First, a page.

You see it on headlines everywhere- ‘The Permian Basin is now the world’s top oil producer’.
“Largely what we are looking to develop out here is crude oil,” says Stephen Robertson, PBPA Executive Vice President.
But, with all that crude oil- comes natural gas.
“We’ve got so much oil coming on, so much natural gas but theres no place to put it, ” says Kirk Edwards, CEO of Latigo Petroleum LLC.
“Flaring creates economic waste and for many it’s a factor in climate change,” says Steven Pruett, CEO of Elevation Resources LLC.
“It’s a black eye of the industry,” says Edwards.
“I’d say right now- everybody, operators, people that are living here, probably feel that we are flaring more than we’d like to,” says Robertson.
“We are flaring a lot right now- as a state in the Permian Basin,” says Ryan Sitton, Commissioner of the Texas Railroad Commission.
So, why is natural gas essentially being thrown away?
“What happens in the oilfield- if they can’t put that natural gas into a pipeline they have to do something with it,” says Edwards.
And, that is what we call gas flaring.
“Natural gas because it’s a gas has to be under pressure. So the only way you can really transport that gas is by pipeline that can provide that pressure,” says Robertson.
And right now, the Permian Basin doesn’t have the pipeline infrastructure to transport it.
“Gas really can’t be stored,” says Pruett.
So why don’t companies slow down oil production if we have an excess of gas?
“Because we have bills to pay; we have shareholders, royalty owners and we have operational considerations to keep our wells producing,” says Pruett.
So let’s talk numbers. How much does the Permian Basin flare off?
“Right now the numbers that are coming into us say 300 million cubic feet of gas, which is less than 2-percent of the gas that’s being produced in the Permian Basin; and its less than .1-percent of the gas that’s being produced in the world,” says Sitton.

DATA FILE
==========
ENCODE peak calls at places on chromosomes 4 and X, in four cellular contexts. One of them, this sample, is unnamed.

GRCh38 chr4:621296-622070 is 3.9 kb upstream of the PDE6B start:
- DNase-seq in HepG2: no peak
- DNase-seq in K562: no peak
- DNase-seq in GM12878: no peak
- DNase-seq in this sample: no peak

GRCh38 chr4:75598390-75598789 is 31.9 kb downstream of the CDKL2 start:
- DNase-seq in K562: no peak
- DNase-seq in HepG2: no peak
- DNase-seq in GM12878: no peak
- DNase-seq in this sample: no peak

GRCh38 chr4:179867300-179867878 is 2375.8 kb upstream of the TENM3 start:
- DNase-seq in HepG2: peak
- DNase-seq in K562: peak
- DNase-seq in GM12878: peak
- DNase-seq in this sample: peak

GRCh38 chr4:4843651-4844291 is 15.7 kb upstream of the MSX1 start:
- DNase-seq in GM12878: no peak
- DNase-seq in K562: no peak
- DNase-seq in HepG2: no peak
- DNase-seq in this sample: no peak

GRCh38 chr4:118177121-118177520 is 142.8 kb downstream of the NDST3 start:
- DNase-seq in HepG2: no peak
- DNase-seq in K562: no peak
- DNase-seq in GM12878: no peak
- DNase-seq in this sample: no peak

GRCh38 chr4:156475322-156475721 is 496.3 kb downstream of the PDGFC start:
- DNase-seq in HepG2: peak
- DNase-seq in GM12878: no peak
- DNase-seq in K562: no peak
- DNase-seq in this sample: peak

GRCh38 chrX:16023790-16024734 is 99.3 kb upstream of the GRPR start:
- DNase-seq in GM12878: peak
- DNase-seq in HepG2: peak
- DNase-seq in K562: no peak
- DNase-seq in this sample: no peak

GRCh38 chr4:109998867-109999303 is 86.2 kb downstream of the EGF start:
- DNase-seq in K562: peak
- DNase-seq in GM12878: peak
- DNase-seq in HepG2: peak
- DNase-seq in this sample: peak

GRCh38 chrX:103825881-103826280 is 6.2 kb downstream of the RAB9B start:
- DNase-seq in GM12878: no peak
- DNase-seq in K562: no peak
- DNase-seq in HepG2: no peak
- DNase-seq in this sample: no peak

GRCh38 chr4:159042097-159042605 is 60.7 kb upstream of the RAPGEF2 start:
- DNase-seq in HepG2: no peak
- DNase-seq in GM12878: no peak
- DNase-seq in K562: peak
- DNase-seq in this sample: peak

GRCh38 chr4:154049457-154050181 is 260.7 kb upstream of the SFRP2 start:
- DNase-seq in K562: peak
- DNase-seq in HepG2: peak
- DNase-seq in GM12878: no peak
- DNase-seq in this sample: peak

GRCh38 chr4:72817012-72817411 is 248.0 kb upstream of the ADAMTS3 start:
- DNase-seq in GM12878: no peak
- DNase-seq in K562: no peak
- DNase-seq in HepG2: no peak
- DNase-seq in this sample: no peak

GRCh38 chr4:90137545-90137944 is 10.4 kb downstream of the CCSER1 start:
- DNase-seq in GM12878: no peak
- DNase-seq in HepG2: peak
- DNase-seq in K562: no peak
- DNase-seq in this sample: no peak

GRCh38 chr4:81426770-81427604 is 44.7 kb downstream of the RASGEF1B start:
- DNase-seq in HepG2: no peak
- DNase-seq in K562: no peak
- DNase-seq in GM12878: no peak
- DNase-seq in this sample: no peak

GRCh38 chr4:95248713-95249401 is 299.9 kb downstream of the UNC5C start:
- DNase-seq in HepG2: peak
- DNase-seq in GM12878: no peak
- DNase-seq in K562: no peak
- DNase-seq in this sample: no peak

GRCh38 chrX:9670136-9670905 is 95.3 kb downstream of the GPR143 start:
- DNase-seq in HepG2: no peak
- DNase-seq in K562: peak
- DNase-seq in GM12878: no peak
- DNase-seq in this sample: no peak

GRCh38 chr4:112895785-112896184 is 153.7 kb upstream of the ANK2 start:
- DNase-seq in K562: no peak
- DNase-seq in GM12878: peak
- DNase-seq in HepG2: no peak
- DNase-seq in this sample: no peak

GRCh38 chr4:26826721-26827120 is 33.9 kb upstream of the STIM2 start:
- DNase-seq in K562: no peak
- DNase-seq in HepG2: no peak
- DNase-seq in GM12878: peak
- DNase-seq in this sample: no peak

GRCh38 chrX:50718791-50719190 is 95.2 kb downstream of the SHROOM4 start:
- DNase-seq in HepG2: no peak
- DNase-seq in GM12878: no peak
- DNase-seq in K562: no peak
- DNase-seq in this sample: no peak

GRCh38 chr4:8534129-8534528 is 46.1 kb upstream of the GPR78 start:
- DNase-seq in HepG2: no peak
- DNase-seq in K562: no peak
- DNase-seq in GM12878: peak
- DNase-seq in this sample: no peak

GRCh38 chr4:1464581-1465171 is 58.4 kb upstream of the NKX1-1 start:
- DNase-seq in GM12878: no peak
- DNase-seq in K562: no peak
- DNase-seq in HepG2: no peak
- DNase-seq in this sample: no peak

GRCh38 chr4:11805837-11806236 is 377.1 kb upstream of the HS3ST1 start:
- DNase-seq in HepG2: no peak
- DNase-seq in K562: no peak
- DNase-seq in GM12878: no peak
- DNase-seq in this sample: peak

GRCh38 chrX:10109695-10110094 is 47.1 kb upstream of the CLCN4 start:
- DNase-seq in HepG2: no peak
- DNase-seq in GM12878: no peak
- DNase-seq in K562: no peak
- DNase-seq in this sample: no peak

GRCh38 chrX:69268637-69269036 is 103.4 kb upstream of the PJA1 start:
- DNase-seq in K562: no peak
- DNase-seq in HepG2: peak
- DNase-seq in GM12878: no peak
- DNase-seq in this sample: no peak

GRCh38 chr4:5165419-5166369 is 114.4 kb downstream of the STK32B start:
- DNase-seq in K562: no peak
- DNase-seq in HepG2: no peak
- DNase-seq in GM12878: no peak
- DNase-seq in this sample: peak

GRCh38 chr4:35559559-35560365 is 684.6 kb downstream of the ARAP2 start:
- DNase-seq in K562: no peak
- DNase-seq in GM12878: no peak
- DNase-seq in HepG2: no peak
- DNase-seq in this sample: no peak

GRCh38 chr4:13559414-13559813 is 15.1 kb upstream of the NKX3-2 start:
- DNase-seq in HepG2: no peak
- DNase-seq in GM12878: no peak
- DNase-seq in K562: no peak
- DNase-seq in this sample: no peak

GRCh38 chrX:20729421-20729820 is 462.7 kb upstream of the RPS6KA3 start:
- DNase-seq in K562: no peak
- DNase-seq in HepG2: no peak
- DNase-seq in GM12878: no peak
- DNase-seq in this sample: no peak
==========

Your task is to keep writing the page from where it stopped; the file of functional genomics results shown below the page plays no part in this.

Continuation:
“To put that in perspective, a billion cubic feet of day heats about 5 million homes so it’s the equivalent of heating about 2.5 million homes a day,” says Edwards.
Companies have to get permission before they can flare.
“If it’s a very small amount – you can get permits from- in texas, the Railroad Commission to flare that gas,” says Robertson.
“The Railroad Commission allows administrative permits for up to 180 days. After that, they have to come back to us and have a hearing to see why they would need extended permits,” says Sitton.
So, what’s the answer?
“Well the good news- solutions are coming,” says Sitton.
“If we could use the natural gas that we are producing out here as the fuel, as opposed to diesel- there’s a little bit of a solution,” says Robertson.
“From what we’re understanding, maybe toward the end of this year or the start of 2020, for sure, those pipelines will be built on to the Gulf Coast and hopefully all this will have receeded by then and they can take the gas out without having to flare anymore,” says Edwards.
Now, companies are responsible for reporting the amount they flare off. Because of this, the National Oceanic Atmospheric Administration has claimed the amount the Railroad Commission estimates could be off.